Distance to Hospital and Children's Use of Preventive Care: Is Being Closer Better, and for Whom?
AbstractThis article examines the effect of distance to hospital on preventive care among children using data from the National Longitudinal Survey of Youth's Child-Mother file matched to data from the 1990 American Hospital Association Survey. Among central-city black children, each additional mile from the hospital is associated with a 3-percentage-point decline in the probability of having had a checkup (from a mean baseline of 74%). Moreover, the effects are similar for privately and publicly insured black children. For this group, access to providers is as important as private insurance coverage in predicting use of preventive care. (JEL I1) Copyright 2003, Oxford University Press.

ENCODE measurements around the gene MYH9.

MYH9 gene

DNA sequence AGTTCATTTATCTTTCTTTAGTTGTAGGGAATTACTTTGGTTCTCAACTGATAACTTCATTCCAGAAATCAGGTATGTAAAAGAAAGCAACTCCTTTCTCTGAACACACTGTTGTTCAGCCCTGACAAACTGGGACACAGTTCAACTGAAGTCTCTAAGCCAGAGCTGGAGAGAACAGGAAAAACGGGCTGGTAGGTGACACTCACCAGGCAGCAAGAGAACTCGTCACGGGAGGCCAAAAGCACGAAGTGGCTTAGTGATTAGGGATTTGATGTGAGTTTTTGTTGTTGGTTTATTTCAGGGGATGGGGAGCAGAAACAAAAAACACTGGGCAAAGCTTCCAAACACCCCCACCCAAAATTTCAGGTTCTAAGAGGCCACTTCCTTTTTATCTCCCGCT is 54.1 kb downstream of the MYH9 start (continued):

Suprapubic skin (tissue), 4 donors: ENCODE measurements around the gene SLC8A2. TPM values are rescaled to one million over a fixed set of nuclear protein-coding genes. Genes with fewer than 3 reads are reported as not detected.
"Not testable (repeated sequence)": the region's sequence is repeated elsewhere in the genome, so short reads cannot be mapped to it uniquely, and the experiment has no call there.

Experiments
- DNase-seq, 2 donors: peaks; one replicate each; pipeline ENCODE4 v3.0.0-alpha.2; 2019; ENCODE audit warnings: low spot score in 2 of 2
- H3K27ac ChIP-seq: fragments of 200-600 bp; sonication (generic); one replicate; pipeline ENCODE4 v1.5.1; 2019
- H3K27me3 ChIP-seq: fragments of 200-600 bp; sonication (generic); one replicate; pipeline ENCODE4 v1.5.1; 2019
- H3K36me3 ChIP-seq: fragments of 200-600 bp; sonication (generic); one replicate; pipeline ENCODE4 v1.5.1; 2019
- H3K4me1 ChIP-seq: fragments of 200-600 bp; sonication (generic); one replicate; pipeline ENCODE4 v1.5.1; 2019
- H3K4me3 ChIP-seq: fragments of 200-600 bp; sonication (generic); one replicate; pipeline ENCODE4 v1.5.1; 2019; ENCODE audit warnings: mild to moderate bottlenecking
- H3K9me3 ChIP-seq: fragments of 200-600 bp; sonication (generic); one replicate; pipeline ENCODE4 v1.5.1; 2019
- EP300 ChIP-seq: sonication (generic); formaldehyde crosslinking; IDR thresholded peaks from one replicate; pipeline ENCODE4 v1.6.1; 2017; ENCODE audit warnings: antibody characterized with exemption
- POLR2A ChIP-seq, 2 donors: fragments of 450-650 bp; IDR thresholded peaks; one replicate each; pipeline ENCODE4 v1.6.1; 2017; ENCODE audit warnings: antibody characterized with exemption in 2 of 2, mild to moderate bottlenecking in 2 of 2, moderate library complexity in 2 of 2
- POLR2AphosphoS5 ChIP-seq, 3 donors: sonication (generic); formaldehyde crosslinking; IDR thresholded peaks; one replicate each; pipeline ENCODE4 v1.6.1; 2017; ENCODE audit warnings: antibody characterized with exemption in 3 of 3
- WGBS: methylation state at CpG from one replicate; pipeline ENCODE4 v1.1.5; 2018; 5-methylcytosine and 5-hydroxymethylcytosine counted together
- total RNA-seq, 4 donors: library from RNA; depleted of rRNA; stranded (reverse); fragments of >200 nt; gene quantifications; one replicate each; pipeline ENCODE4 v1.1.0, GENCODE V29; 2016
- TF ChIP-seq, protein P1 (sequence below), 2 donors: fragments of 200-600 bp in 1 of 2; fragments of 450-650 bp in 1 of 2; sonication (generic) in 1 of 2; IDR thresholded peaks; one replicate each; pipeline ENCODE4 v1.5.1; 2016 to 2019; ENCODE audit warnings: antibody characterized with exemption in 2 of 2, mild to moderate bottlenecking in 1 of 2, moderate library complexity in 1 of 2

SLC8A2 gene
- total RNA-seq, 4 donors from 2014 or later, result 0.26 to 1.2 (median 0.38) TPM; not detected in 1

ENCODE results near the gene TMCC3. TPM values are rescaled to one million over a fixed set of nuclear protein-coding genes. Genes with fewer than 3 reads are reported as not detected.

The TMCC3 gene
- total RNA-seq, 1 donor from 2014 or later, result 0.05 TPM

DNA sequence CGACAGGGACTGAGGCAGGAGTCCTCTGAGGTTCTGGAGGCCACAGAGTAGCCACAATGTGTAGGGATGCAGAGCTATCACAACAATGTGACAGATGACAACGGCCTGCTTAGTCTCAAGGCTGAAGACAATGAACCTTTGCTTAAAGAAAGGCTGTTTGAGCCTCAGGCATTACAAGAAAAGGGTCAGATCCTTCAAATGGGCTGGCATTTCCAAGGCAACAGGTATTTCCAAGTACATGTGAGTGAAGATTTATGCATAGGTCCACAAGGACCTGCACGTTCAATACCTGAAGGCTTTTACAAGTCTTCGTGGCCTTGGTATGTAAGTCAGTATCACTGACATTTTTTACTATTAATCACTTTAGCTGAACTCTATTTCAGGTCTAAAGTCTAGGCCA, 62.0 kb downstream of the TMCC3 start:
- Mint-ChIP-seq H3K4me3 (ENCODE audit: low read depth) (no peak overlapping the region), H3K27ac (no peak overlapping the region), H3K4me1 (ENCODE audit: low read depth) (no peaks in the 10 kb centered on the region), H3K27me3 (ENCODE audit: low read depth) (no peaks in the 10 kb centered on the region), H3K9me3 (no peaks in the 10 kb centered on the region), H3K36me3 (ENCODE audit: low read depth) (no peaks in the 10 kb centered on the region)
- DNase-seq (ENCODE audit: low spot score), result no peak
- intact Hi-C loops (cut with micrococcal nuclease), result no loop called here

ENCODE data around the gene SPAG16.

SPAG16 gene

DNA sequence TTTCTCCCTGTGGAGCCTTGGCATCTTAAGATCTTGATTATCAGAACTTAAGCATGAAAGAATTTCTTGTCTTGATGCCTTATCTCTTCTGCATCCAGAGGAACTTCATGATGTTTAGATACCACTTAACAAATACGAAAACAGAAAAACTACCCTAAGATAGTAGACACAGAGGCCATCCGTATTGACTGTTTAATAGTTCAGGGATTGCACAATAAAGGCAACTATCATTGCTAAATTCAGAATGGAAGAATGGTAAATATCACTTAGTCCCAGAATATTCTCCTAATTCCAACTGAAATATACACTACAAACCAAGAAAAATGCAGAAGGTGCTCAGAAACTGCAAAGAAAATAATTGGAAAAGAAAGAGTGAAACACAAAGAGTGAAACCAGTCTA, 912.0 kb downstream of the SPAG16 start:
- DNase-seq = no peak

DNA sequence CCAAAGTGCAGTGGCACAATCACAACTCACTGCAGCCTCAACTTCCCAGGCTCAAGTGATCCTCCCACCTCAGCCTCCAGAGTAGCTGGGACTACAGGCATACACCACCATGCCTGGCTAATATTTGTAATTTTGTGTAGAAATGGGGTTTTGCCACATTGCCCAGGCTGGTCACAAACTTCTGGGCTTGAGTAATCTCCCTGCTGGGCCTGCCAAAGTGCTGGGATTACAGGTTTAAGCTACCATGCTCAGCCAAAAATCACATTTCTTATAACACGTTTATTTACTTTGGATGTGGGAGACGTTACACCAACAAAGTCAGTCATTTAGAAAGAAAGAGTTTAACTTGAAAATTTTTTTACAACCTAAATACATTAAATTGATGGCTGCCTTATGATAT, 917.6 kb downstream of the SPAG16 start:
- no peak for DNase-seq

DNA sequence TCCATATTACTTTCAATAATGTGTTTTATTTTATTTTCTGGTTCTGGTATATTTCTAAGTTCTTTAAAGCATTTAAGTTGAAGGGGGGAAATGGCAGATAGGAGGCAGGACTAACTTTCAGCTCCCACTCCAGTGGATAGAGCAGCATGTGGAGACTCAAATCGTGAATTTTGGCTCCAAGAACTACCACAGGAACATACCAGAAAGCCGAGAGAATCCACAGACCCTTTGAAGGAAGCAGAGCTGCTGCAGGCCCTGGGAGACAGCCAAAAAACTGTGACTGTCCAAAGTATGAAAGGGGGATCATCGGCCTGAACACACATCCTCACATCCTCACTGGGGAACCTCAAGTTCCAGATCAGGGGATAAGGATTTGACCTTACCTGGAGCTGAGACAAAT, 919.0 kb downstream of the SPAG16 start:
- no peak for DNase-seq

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Bibliographic InfoArticle provided by Western Economic Association International in its journal Economic Inquiry.
Volume (Year): 41 (2003)
Issue (Month): 3 (July)
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